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Industrial ownership and environmental performance : evidence from China

  • Hua Wang
  • Yanhong Jin
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The authors explore the differences in pollution control performance of industries with different types of ownership in China-state-owned (SOE), collectively- or community-owned (COE), privately owned (POE), companies with foreign direct investment (FDI), and joint ventures. About 1,000 industrial firms in three provinces of China were surveyed, and detailed 1999 firm-level information was obtained. The authors analyzed the differences between firms in receiving and reacting to environmental regulatory enforcement, community pressure, environmental services, as well as in the firm's internal environmental management among the different types of ownership. The authors also conducted econometric analyses on the determinants of pollution discharge performance. The results show that foreign direct investment and collectively-owned enterprises have better environmental performances in terms of water pollution discharge intensity, while state-owned enterprises and privately owned enterprises in China are the worst performers. The results also suggest that collectively-owned enterprises in China do internalize environmental externalities.

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Paper provided by The World Bank in its series Policy Research Working Paper Series with number 2936.

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Date of creation: 31 Dec 2002
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Handle: RePEc:wbk:wbrwps:2936
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  1. Frydman, Roman & Gray, Cheryl & Hessel, Marek & Rapaczynski, Andrzej, 1997. "Private Ownership and Corporate Performance: Some Lessons from Transition Economies," Working Papers 97-28, C.V. Starr Center for Applied Economics, New York University.
  2. Claessens, Stijn & Djankov, Simeon & Pohl, Gerhard, 1997. "Ownership and corporate governance : evidence from the Czech Republic," Policy Research Working Paper Series 1737, The World Bank.
  3. Hua Wang & Mamingi, Nlandu & Laplante, Benoit & Dasgupta, Susmita, 2002. "Incomplete enforcement of pollution regulation : bargaining power of Chinese factories," Policy Research Working Paper Series 2756, The World Bank.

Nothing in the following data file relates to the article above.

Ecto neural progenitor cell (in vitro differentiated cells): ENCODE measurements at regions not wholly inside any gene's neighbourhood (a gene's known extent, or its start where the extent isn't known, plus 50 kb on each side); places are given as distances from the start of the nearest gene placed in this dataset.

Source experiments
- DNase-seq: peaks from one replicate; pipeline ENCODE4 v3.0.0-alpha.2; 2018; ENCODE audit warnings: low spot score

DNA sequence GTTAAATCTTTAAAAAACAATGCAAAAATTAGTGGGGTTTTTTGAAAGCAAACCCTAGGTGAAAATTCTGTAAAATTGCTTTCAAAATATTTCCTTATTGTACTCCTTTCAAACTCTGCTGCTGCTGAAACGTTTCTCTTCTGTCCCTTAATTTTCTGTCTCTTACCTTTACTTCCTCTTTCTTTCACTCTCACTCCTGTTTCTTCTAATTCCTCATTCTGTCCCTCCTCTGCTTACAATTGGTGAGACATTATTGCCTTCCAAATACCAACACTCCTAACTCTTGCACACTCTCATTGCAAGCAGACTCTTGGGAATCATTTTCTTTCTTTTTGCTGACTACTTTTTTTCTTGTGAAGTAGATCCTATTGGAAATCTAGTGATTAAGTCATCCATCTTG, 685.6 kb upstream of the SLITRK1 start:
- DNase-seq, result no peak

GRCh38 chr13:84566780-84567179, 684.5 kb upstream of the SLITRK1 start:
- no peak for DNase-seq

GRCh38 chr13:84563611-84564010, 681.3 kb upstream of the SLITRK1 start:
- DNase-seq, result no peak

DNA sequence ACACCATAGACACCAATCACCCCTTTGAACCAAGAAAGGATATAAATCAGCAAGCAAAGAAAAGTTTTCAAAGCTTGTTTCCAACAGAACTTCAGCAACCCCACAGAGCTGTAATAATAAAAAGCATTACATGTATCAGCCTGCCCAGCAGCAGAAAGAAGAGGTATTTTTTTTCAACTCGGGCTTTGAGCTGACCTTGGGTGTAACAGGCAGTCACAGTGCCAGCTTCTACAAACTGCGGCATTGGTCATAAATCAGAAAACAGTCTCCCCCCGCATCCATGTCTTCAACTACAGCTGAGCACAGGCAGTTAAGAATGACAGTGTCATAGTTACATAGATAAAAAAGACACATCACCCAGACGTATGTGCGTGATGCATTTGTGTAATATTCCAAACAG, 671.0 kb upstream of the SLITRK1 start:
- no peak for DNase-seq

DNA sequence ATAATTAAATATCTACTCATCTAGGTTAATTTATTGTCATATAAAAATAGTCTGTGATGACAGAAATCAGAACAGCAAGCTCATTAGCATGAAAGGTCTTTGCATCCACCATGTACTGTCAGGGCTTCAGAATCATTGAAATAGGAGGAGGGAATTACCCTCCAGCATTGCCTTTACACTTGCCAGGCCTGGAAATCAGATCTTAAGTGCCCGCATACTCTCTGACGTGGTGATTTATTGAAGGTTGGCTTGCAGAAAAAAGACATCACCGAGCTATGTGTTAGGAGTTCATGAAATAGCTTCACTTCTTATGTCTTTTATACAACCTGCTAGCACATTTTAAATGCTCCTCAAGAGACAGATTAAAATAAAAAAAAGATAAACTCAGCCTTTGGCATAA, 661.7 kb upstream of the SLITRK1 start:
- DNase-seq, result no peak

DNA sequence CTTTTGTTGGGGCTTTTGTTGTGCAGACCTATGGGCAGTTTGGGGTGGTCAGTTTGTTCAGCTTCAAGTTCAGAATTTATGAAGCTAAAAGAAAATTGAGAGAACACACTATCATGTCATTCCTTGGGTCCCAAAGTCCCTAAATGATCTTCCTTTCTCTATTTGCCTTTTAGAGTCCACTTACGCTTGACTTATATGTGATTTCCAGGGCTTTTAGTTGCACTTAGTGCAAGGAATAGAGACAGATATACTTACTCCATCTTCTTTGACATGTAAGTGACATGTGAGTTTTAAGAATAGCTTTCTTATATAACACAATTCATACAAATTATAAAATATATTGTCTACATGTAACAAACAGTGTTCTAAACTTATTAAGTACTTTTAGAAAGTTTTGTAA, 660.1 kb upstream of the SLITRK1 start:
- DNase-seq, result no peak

4. Kolstad, Charles D. & Xing, Yuqing, 1998. "Do Lax Environmental Regulations Attract Foreign Investment?," University of California at Santa Barbara, Economics Working Paper Series qt3268z4rx, Department of Economics, UC Santa Barbara.
  5. Boardman, Anthony E & Vining, Aidan R, 1989. "Ownership and Performance in Competitive Environments: A Comparison of the Performance of Private, Mixed, and State-Owned Enterprises," Journal of Law and Economics, University of Chicago Press, vol. 32(1), pages 1-33, April.
  6. Dasgupta, Susmita & Wheeler, David, 1997. "Citizen complaints as environmental indicators : evidence from China," Policy Research Working Paper Series 1704, The World Bank.
  7. Dasgupta, Susmita & Laplante, Benoit & Mamingi, Nlandu & Wang, Hua, 2001. "Inspections, pollution prices, and environmental performance: evidence from China," Ecological Economics, Elsevier, vol. 36(3), pages 487-498, March.
  8. Talukdar, Debabrata & Meisner, Craig M., 2001. "Does the Private Sector Help or Hurt the Environment? Evidence from Carbon Dioxide Pollution in Developing Countries," World Development, Elsevier, vol. 29(5), pages 827-840, May.
  9. Dean, Judith M., 1992. "Trade and the environment : a survey of the literature," Policy Research Working Paper Series 966, The World Bank.
  10. Hua Wang, 2000. "Pollution charges, community pressure, and abatement cost of industrial pollution in China," Policy Research Working Paper Series 2337, The World Bank.
  11. Pargal, Sheoli & Wheeler, David, 1996. "Informal Regulation of Industrial Pollution in Developing Countries: Evidence from Indonesia," Journal of Political Economy, University of Chicago Press, vol. 104(6), pages 1314-27, December.
  12. Hua Wang & Wheeler, David, 2000. "Endogenous enforcement and effectiveness of China's pollution levy system," Policy Research Working Paper Series 2336, The World Bank.
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